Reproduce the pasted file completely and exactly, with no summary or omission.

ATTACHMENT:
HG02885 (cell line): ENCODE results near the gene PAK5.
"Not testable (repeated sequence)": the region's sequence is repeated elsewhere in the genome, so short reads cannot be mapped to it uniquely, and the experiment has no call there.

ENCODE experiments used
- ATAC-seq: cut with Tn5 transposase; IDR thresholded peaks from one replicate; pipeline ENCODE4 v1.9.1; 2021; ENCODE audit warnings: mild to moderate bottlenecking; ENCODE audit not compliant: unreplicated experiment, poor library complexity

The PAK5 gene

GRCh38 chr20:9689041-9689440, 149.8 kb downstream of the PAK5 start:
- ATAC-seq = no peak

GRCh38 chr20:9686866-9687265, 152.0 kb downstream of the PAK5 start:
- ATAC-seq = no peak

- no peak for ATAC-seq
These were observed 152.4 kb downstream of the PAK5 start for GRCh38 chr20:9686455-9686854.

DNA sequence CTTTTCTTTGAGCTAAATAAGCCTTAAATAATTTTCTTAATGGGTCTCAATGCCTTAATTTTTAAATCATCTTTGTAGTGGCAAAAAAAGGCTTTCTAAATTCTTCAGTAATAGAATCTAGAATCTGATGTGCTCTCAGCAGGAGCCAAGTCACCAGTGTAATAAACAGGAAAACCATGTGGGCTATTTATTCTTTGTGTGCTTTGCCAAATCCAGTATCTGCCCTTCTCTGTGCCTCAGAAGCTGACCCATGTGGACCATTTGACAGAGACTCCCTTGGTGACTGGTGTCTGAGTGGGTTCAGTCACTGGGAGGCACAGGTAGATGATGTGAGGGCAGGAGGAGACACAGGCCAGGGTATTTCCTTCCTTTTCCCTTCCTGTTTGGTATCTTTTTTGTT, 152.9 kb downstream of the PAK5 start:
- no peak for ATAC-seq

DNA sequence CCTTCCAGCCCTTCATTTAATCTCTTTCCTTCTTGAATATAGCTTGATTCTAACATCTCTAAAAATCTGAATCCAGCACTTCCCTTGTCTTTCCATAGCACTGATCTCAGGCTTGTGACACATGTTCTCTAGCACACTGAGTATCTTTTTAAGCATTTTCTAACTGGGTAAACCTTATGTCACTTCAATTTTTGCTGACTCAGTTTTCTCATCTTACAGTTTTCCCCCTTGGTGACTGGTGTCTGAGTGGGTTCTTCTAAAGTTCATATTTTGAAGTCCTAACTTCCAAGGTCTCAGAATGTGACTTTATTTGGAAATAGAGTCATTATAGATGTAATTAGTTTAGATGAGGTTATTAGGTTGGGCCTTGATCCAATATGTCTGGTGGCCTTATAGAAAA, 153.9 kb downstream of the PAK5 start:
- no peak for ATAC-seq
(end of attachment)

HG02885 (cell line): ENCODE results near the gene PAK5.
"Not testable (repeated sequence)": the region's sequence is repeated elsewhere in the genome, so short reads cannot be mapped to it uniquely, and the experiment has no call there.

ENCODE experiments used
- ATAC-seq: cut with Tn5 transposase; IDR thresholded peaks from one replicate; pipeline ENCODE4 v1.9.1; 2021; ENCODE audit warnings: mild to moderate bottlenecking; ENCODE audit not compliant: unreplicated experiment, poor library complexity

The PAK5 gene

GRCh38 chr20:9689041-9689440, 149.8 kb downstream of the PAK5 start:
- ATAC-seq = no peak

GRCh38 chr20:9686866-9687265, 152.0 kb downstream of the PAK5 start:
- ATAC-seq = no peak

- no peak for ATAC-seq
These were observed 152.4 kb downstream of the PAK5 start for GRCh38 chr20:9686455-9686854.

DNA sequence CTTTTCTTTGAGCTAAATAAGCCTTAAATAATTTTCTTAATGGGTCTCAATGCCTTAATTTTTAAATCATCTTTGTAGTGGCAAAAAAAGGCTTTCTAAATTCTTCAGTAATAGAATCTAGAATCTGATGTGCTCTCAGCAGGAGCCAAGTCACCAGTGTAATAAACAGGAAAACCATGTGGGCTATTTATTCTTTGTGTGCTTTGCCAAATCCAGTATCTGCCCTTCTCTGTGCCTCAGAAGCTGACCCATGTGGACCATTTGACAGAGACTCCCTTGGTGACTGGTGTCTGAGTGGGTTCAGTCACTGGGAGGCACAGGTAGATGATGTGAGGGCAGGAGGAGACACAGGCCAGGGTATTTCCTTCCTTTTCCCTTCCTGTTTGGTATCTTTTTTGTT, 152.9 kb downstream of the PAK5 start:
- no peak for ATAC-seq

DNA sequence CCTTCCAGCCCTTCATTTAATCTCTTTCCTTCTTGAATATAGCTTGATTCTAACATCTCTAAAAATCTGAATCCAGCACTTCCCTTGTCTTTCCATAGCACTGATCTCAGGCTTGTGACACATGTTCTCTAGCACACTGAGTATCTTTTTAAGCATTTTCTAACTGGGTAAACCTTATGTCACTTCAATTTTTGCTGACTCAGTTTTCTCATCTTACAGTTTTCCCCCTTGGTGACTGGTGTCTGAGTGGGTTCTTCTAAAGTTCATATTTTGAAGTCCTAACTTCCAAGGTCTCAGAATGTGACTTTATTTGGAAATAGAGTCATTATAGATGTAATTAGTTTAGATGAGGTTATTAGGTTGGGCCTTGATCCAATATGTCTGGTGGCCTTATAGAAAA, 153.9 kb downstream of the PAK5 start:
- no peak for ATAC-seq